The innate immune response to Vibrio cholerae infection is poorly understood, but this knowledge is critical for the design of safe, effective vaccines. Using an adult mouse intestinal infection model, this study examines the contribution of neutrophils to host immunity, as well as the effect of cholera toxin and other secreted factors on this response. Depletion of neutrophils from mice with anti-Ly6G IA8 monoclonal antibody led to similar survival rates of mice infected with low or moderate doses of toxigenic V. cholerae El Tor O1. At a high dose, neutropenic mice showed increased rates of survival compared to neutrophil-replete animals. Expression of cholera toxin was found to be protective to the neutropenic host, and this phenotype can be replicated by the administration of purified toxin. Neutrophils do not effectively clear colonizing bacteria from the small intestine, nor do they alter induction of early immune-modulating signals. In both neutropenic and neutrophil-replete animals, the local response to infection is characterized by expression of interleukin 6 (IL-6), IL-10, and macrophage inflammatory protein 2 alpha (MIP-2). Overall, these data indicate that the innate immune response to toxigenic V. cholerae infection differs dramatically from the host response to nontoxigenic infection or vaccination, where neutrophils are protective to the host. In the absence of neutrophils, cholera toxin induces immunomodulatory effects that increase host survival. In cholera toxin-producing strains, similar to nontoxigenic infection, accessory toxins are critical to virulence, indicating that cholera toxin and the other secreted toxins modulate the host response by different mechanisms, with both contributing to bacterial persistence and virulence. PMID:23798539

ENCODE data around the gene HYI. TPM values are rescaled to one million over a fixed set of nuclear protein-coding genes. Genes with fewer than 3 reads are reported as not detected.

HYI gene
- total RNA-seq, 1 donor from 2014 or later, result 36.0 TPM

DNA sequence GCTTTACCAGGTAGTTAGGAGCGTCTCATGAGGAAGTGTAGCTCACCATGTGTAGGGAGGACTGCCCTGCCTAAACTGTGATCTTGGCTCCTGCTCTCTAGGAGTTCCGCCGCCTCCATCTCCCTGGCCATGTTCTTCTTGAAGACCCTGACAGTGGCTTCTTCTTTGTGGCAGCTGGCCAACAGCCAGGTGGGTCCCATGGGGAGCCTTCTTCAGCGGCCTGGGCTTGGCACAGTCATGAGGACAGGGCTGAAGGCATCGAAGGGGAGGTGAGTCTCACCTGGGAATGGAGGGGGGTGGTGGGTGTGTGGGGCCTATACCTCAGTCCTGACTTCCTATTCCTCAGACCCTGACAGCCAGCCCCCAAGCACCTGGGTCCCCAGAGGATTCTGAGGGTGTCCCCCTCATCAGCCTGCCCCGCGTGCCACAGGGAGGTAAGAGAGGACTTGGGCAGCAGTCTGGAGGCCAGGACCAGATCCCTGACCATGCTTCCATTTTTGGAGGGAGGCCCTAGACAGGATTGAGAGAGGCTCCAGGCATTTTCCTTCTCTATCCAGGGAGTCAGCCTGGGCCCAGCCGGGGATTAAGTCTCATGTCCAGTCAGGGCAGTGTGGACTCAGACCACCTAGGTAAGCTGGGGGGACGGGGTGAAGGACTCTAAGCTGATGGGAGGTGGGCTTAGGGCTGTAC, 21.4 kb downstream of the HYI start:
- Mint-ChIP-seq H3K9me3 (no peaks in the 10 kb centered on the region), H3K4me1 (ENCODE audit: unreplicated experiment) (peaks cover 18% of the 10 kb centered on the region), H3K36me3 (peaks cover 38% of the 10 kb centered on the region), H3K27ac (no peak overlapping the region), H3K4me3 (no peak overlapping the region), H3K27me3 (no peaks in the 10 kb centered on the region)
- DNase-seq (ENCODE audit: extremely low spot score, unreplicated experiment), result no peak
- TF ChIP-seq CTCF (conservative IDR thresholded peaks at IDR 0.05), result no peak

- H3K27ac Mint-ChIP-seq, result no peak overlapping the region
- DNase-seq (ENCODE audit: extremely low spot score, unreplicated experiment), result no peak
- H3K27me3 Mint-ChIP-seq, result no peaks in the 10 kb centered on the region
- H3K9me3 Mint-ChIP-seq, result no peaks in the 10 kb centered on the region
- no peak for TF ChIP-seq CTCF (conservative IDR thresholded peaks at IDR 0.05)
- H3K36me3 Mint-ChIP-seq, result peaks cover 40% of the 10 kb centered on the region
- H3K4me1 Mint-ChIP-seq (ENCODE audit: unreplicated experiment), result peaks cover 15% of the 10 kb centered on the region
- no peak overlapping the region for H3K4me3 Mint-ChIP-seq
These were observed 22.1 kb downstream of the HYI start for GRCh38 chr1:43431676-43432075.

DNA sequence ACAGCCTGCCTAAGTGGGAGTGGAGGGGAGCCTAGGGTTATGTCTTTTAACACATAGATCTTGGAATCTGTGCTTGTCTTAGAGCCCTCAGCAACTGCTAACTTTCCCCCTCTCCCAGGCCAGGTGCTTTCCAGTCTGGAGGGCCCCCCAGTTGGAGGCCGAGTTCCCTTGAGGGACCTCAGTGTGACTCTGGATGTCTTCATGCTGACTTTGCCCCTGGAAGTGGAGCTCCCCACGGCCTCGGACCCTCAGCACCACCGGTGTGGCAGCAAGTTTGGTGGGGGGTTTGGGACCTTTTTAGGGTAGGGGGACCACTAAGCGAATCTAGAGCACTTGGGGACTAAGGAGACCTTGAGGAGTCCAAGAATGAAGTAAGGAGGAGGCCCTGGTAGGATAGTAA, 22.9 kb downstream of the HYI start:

1. Detection of Vibrio cholerae by real-time nucleic acid sequence-based amplification.

    PubMed

    Fykse, Else M; Skogan, Gunnar; Davies, William; Olsen, Jaran Strand; Blatny, Janet M

    2007-03-01